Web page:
The El Rancho Hotel, at first glance a cross between the Overlook Hotel (in its façade and lobby) and the Bates Motel (in its rooms), was built in 1937 as a temporary home for actors filming westerns in the area. For sixty dollars, George and I checked into the ‘John Wayne Suite,’ a room we had trouble finding because someone stole its name from above the door.
These initial impressions belie the hotel’s Christmas decorations, including a live tree grand enough for Rockefeller Center, its pine smell masking the otherwise musty aroma of a hotel that saw its last update in the 1960s.
Our fellow travelers, all strangers diverted from the highway, joined us in the large lobby/sitting area, where we played checkers, drank margaritas from cactus-shaped glasses, perused old photographs of movie stars, traded stories of traffic accidents and weather predictions for the now-closed I-40, and discussed that day’s newspaper headlines:
“Beware of the Gallup Bed Bugs. What Can You Do?”
Cautiously, Barbara and I asked our husbands,
Do you think we’ll get stuck here for New Year’s Eve?
“Oh Man, Wouldn’t that be fantastic?” they cried. “What a place!”
Our friend Dana Waldon of Santa Fe describes Gallup and the El Rancho like this:
“First we shop at Zimmerman’s Western Wear and Richardson’s Pawn Shop, as Doug delights in the words ‘Carhartt’ and ‘Panhandle Slim,’ kind of like George and his obsession with the words and place ‘Fort Stockton.’
Next we check into the El Rancho, go directly to the bar, and consume beers and tequila, followed by more beers and tequila. Doug struggles with the jukebox until he finds a Led Zeppelin or Stevie Ray Vaughan tune for me to dance to, followed by a really bad, but oh so good, dinner in the restaurant.
Then we retire to the Ronald Reagan Presidential Suite complete with wagon wheel headboards and a Moroccan style bathroom. It reminds me of something out of Blue Velvet.
Next morning is the Gallup Flea Market, without question my Tiffany & Co, followed by Dairy Queen and the gumball machine — the only one I’ve ever seen that offers fluorescent cross necklaces. Last time I emptied twenty dollars worth of quarters to get as many as possible for my girlfriend’s birthday.”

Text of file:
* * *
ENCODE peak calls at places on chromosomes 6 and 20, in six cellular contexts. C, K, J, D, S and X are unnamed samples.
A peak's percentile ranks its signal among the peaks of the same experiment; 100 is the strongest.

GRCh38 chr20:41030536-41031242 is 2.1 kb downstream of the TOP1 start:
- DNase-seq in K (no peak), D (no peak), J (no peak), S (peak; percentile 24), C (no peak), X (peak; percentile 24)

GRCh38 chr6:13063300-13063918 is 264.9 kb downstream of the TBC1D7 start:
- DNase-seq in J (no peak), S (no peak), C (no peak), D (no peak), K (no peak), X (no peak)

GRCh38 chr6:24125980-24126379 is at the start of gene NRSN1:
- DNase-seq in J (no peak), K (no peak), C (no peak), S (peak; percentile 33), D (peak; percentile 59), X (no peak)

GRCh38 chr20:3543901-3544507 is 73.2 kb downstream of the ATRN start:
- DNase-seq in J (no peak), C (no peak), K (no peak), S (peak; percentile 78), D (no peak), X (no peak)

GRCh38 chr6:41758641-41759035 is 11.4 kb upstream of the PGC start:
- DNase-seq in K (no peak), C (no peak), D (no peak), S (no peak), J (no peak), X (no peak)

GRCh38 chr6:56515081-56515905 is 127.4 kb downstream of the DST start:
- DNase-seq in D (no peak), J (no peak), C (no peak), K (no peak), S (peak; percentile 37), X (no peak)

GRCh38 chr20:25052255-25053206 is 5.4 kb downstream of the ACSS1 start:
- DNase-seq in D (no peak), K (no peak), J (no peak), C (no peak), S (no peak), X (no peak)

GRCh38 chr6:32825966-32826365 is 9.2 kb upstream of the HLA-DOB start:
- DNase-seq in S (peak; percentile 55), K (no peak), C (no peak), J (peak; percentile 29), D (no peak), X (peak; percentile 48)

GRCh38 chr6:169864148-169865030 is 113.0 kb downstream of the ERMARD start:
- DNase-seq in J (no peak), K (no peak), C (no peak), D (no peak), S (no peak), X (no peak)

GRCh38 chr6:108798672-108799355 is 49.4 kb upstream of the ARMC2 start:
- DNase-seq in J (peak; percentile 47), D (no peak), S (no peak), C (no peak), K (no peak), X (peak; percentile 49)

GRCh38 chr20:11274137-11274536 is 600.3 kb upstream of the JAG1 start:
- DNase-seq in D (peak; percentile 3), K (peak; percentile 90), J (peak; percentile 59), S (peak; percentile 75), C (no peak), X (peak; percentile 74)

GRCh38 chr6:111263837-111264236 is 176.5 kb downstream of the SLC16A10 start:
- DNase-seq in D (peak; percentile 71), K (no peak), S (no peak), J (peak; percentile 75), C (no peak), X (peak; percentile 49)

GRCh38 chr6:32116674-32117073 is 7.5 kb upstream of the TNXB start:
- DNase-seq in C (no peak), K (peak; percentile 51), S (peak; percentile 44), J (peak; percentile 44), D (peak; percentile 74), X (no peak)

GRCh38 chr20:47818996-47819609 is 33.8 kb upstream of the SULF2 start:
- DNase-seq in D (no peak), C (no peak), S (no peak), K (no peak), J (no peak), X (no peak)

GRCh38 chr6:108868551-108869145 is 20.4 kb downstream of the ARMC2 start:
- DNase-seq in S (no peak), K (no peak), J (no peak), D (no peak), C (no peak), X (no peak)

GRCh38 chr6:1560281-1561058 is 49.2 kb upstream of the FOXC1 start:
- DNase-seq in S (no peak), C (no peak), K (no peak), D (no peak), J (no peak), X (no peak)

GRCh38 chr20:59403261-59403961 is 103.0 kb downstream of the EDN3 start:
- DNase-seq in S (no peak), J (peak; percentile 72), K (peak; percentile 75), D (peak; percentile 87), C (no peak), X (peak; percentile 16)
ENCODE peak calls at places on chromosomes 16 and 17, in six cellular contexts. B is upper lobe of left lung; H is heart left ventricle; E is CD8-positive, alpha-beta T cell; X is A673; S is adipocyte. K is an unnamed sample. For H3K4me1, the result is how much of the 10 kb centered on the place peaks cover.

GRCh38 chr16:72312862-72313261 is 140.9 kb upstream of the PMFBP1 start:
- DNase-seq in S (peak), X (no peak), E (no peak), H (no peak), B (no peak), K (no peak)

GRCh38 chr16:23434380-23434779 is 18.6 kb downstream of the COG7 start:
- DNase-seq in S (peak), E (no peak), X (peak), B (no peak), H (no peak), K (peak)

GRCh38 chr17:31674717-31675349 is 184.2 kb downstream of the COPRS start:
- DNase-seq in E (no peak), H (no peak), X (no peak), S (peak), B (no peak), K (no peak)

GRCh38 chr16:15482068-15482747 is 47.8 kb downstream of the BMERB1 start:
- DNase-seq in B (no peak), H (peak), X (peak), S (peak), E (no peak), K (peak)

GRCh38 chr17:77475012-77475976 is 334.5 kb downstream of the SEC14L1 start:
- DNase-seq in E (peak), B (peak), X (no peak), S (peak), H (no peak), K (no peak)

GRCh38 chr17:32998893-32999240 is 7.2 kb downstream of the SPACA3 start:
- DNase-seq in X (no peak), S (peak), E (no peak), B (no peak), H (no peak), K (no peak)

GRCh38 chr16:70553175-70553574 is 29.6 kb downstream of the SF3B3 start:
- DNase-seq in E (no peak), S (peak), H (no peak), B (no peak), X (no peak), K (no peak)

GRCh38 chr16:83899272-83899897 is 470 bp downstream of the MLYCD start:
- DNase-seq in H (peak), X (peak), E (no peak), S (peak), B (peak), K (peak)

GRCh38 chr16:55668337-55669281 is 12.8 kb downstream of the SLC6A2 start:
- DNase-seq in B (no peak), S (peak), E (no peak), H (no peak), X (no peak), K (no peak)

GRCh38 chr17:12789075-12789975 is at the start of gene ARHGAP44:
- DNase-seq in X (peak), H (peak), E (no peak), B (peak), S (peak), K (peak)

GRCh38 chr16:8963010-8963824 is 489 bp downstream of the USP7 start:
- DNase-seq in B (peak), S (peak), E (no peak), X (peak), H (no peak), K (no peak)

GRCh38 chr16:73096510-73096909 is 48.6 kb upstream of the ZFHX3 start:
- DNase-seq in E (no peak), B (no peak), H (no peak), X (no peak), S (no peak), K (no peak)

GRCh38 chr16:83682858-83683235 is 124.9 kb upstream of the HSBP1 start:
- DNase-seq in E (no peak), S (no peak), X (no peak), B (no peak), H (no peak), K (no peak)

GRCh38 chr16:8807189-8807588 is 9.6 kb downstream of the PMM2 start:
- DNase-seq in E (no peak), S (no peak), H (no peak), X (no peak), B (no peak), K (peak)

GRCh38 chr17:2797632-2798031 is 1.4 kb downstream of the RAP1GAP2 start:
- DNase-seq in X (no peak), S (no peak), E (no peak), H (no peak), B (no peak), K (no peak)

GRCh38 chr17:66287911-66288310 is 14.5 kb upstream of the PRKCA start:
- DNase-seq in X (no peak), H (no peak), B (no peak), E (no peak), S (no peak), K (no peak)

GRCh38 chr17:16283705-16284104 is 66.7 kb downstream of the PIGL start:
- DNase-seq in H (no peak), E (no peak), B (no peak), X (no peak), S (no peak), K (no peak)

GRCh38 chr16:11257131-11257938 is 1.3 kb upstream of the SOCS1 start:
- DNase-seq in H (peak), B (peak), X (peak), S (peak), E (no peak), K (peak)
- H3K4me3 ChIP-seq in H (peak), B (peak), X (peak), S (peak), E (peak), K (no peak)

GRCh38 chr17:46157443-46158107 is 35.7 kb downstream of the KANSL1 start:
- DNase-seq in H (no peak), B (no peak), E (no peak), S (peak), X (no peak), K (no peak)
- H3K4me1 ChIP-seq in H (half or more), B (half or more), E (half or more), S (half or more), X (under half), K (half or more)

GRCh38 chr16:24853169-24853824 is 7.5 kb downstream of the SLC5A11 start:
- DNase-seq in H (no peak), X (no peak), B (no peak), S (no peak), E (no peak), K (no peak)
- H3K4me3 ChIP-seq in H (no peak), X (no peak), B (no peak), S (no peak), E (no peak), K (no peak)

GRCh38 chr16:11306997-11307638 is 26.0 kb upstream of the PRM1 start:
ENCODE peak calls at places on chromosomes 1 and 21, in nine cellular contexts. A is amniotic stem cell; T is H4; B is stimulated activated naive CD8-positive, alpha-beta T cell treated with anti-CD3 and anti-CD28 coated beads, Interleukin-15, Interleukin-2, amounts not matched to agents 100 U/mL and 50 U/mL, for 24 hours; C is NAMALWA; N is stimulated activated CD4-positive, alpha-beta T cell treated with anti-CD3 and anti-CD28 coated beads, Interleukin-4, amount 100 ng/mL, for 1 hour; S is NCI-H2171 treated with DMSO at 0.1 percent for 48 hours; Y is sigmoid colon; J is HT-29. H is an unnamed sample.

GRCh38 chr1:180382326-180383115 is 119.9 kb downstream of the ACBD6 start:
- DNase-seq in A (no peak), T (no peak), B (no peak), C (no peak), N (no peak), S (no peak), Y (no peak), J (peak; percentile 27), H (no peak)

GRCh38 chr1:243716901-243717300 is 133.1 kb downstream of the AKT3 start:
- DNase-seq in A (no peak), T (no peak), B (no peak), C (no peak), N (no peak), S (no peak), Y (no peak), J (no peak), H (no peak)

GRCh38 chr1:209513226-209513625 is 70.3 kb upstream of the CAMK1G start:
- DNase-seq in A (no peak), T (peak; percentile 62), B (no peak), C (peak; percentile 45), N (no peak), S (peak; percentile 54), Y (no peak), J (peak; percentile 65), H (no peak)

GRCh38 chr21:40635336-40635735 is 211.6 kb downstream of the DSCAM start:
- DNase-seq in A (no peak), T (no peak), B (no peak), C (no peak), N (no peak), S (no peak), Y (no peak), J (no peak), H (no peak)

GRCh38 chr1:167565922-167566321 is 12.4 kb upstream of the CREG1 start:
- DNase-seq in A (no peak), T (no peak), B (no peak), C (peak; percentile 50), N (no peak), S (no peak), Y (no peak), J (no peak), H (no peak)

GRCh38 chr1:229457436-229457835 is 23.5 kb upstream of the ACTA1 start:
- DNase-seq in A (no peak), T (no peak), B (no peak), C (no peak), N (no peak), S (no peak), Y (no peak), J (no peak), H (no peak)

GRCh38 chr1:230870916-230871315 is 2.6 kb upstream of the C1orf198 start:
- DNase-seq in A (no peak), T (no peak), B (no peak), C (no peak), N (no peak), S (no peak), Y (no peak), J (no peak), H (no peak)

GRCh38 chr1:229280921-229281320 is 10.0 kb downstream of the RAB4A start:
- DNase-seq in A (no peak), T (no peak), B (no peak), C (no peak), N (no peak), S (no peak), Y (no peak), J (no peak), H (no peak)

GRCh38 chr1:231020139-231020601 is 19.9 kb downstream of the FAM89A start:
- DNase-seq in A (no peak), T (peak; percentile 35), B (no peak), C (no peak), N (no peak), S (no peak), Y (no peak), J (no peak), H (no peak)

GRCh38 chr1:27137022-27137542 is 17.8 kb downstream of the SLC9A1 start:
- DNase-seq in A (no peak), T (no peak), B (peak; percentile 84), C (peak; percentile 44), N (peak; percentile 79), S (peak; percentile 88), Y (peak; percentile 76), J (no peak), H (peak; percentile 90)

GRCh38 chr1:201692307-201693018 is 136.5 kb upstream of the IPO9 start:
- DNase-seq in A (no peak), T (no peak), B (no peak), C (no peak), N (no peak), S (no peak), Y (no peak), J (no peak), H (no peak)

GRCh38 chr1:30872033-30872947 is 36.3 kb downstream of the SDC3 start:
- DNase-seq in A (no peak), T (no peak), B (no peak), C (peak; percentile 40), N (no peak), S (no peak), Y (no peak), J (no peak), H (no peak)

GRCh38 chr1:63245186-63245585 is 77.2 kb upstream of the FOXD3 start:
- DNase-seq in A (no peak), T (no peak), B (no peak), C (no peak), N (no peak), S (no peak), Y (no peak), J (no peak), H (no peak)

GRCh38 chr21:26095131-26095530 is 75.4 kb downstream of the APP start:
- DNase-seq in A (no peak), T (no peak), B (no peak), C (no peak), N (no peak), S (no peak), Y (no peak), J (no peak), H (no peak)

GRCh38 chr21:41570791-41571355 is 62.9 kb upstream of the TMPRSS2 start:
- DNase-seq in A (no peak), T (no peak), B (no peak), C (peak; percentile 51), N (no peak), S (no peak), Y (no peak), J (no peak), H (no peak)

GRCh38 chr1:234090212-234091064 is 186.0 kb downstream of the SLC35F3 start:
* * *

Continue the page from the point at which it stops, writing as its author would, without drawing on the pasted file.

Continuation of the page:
All true and oddly charming, and yet even the men were happy to hit the road at first light on the morning of December 31st. Tony scraped the windshield with a can of shaving cream while George dug out the tires with a cowboy boot. Barbara and I made our way like crippled old women across the parking lot, vowing to go down together should one of us slip.
On the interstate we watched wide-eyed as cars slid into ravines or into each other. We waited patiently in traffic for emergency vehicles and snowplows and drove as though tiptoeing, terrified of our Cajun artist-driver’s new car’s abilities to grip the road. Eventually, now confident or crazy, we took a side trip off of the highway twenty miles west of Winslow, Arizona and traveled six miles on a frozen, narrow pavement to Meteor Crater.
50,000 years ago a meteor 150-feet wide entered earth’s atmosphere and disintegrated as it sped towards our planet at 26,000 miles per hour. Hitting the ground, the now tiny rock blew a hole one mile across and 550 feet deep.
George Rodrigue and I visit this crater, the best preserved in the world, every few years to stand on its edge and think about space and the fragility and miracle of our existence. This was our first encounter, however, in the snow. We stood in silence with our friends in the icy wind and temporarily forgot the below zero temperature…
…that is, until we walked back to the car, posing briefly for “Eskimo Pie and Her Friend Klondike,” (above) an art-piece conceived by George and titled by Tony.
All images in this post by George Rodrigue, except for the snow on the windshield, photographed by Tony Ricciardi
For a related post, including our recent encounter with Tibetan Sand Painting visit “Tranquility from Chaos: The Meteor and the Mandala”
*Above, at Ramstein Air Force Base with Mignon, wearing her ‘Doctor Zhivago Coat,’ Germany, 1972